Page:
Electromagnetic Hyper Sensitivity (EHS) – Allergy to WiFi
Coleman Legal LLP
Sep 2, 2015

Electromagnetic Hyper Sensitivity (EHS) – Allergy to WiFi

This highly controversial and little-understood condition has drawn a lot of media attention as late and could see much more publicity in weeks and months to come following a landmark ruling in France for a lady who claims to suffer from Electromagnetic Hyper Sensitivity caused by exposure to electromagnetic radiation from man-made sources and has been forced to live in a somewhat nomadic state out of the radius of wi-fi signals. A French court recently ruled that this lady would be entitled to disability living allowance of €800 per month for a period of 3 years. This ruling could ultimately be very damaging.

Sufferers of EHS are supposedly made sick by signals from mobile phones, wi-fi routers and other gadgets, with symptoms including headaches, sleep disturbance, tiredness, nausea, depression and blood pressure changes to name but a few. In medical terms these symptoms are ‘nonspecific as they could be relatable to a multitude of conditions or ailments. It should be noted that the French court ruling did not recognize EHS as an actual illness, and most experts feel it is caused by the ‘nocebo effect’ which is just knowing that wi-fi signal is present makes people think that they should be feeling unwell.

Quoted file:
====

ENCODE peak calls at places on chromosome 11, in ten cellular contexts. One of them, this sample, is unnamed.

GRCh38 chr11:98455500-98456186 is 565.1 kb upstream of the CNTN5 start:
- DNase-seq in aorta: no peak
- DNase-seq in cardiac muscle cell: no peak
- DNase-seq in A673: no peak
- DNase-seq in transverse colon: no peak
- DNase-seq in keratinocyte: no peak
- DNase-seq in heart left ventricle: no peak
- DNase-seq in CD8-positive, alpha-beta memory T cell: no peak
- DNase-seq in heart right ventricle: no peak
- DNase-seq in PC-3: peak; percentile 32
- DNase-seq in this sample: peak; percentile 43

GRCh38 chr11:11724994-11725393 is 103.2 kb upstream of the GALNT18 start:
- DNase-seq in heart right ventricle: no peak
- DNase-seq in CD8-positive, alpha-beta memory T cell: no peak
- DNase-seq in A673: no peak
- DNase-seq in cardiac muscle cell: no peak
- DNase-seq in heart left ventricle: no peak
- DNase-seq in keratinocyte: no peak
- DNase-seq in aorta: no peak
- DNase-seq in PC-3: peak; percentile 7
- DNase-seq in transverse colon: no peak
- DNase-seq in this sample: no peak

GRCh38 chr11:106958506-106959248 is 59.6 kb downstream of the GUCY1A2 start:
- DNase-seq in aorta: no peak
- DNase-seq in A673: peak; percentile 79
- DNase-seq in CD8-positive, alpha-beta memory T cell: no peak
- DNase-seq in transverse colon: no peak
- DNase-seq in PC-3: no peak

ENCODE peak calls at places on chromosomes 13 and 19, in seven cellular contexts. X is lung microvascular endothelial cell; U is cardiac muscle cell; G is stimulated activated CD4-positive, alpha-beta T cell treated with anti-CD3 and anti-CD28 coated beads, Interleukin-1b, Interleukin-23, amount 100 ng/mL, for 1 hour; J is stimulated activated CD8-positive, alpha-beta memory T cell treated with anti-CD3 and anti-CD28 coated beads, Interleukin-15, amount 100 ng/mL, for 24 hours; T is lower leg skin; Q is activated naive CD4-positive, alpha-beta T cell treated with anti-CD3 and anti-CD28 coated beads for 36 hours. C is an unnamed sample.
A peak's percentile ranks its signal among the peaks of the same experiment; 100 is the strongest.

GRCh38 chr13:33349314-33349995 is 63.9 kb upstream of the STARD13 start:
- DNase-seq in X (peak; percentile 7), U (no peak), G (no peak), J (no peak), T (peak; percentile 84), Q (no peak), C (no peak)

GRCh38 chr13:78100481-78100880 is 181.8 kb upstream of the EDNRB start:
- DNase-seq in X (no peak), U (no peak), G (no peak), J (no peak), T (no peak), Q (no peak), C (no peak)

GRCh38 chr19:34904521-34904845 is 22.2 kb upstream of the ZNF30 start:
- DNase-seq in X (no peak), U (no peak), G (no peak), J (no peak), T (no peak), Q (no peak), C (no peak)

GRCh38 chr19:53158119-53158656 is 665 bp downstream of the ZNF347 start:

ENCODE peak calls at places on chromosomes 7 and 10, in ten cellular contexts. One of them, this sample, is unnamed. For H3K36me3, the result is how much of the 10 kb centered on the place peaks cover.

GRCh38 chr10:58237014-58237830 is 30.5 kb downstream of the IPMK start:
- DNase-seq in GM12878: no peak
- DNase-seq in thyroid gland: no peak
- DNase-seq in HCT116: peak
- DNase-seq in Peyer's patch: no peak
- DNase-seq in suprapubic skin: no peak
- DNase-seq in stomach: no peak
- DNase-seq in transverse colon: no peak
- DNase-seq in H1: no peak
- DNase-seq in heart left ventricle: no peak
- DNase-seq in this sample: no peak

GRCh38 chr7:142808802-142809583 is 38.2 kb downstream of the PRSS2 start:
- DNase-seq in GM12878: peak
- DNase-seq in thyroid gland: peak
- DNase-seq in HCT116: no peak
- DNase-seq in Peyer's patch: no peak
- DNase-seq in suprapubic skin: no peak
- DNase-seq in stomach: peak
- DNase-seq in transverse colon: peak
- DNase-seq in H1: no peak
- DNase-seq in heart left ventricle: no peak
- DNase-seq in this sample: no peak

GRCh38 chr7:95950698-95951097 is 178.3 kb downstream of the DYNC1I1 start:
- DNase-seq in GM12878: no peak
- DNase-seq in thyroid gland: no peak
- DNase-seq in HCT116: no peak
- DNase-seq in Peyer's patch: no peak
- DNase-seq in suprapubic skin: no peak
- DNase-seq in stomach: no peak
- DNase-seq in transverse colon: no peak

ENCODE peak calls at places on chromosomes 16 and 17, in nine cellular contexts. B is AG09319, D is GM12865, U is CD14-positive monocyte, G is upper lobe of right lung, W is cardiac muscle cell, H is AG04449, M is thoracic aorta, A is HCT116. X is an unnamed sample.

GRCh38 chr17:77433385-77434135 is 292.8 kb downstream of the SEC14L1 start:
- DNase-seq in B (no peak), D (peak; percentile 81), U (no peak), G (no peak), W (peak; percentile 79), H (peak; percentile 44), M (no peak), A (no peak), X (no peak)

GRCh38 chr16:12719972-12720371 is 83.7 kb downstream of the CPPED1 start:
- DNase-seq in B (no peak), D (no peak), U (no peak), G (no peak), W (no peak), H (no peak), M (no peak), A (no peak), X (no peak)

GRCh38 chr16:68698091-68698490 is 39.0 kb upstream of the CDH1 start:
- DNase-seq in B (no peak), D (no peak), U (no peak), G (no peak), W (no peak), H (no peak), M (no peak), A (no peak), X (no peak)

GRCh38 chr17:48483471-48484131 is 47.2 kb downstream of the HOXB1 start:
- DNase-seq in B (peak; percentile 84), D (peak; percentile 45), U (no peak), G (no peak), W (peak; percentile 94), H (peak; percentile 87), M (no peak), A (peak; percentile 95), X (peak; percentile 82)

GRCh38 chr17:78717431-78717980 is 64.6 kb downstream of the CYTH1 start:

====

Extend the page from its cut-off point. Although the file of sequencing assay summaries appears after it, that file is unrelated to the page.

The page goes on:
The World Health Organisation does list EHS as a condition, but it doesn’t suggest that electromagnetic radiation is the cause however. EHS officially doesn’t have any diagnostic criteria.

The French ruling brings to light many other similar legal battles, including one of a set of parents in Boston Massachusetts who are suing their son’s school for damages of $250 million, as they claim the school wi-fi signal is making their son sick. They propose that the school should either switch to ethernet connection or a former wifi supplier that did not appear to give their son symptoms of EHS.

The ruling in France adds to a growing body of legal precedent on EHS and its legitimacy. Ruling that EHS is a disability (or warranting of disability allowance) shows the court to be legitimizing the claim of the plaintiff – Marine Richard (39).

On a worldwide scale, courts in Australia have awarded workers compensation to EHS patients, while in Sweden, EHS has been officially classified as a ‘functional impairment’ which affords a range of legal protections and accommodations.

Will this ruling open floodgates on other schools, employers and go so far as multi-national corporations? If nothing else, it has most certainly shone a closer light on the condition and its potential ramifications.

Coleman Legal_Dave Coleman

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